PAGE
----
Defense Date


Graduation Date

Fall 1-1-2016


Worldwide Access

Submission Type


Degree Name





McAnulty College and Graduate School of Liberal Arts

Committee Chair

George Yancy

Committee Member

Fred Evans

Committee Member

Richard Rojcewicz


Critical Philosophy of Race, Martin Heidegger, Philosophy of Technology, Technoracism, Virtue Ethics, Whiteness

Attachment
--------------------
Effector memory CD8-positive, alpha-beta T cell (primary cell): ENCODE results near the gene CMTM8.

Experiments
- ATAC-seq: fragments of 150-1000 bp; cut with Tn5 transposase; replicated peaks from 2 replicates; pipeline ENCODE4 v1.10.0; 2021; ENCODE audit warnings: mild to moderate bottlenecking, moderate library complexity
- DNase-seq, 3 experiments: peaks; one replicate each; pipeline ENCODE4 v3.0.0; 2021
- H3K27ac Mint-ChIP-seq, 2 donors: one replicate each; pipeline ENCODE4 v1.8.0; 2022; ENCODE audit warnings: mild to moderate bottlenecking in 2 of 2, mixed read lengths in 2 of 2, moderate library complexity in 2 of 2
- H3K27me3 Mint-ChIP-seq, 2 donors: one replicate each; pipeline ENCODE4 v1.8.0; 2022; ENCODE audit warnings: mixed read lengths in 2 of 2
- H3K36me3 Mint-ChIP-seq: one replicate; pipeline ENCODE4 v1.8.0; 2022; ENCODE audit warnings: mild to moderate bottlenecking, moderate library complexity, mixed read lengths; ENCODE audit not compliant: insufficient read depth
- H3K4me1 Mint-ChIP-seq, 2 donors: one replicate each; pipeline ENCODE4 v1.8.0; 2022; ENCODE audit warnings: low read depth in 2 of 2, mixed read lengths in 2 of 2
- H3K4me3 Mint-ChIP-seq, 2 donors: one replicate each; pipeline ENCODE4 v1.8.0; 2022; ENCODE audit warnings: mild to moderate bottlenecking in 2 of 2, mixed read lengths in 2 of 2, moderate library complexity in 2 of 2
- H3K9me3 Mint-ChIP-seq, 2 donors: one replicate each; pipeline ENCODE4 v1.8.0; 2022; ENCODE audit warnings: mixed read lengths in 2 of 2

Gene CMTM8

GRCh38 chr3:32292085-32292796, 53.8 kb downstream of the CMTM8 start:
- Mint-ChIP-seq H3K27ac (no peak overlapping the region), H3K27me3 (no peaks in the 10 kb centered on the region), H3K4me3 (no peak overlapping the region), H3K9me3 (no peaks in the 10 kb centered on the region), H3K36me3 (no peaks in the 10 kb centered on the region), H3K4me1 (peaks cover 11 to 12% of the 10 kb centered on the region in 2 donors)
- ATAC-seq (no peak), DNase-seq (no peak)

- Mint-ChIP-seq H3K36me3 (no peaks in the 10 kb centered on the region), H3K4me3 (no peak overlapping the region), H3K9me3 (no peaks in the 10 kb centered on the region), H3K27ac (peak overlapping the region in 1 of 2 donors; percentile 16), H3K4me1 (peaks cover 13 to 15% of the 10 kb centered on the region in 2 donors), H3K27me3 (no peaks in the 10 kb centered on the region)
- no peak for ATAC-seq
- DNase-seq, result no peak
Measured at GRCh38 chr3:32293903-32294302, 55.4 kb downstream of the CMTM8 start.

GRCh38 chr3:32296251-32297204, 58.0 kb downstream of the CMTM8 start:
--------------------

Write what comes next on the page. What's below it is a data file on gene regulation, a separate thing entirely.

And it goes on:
Racism continues to be a pressing problem in Western Society. In some ways it even makes a great deal of sense to think about racism as a tool of political power. My dissertation explores the way in which racism is informed by the underlying social structure of whiteness, and the way that modern technology is informed by the underlying structure of the enframing. I draw on the works of George Yancy, and Cornel West to demonstrate that the everyday problems we face in racism are informed and guided by the systemic problem of whiteness. I then use the work of Martin Heidegger to demonstrate that the everyday problems that exist in modern technology are informed and guided by the systemic problem of enframing. By further demonstrating that the language of sin, as it is used in the works of Augustine, can be applied to both whiteness and enframing I show that these systems are manifestations of an underlying cultural attitude, technoracism. The original work in my dissertation involves defining the concept of cultural attitude and demonstrating that cultural attitudes present a dominating force in how western society has thought, lived, and worked throughout history. I then argue that our current attitude is that of technoracism, and I locate technoracism at the advent of historical modernity. Technoracism can be understood as a vice that is instantiated in the historical moments of Christian Supremacy, the drive for precise scientific categories, and the emphasis on individualism. These moments arise out of the pre-rational characteristics of violent exclusivity, precise particularity, and absolute subjectivism. I ultimately conclude that an ethical resolution to technoracism is necessary. To that end I work out a virtue ethics based on the ideal of humanity as multiplicitous and lay out the virtues of religious diversity, aesthetic mystery, and community to counter the vices of technoracism. Finally, I end my dissertation by explaining how these virtues can be brought about through the practices of detachment, tarrying, vigilance, and dialogue.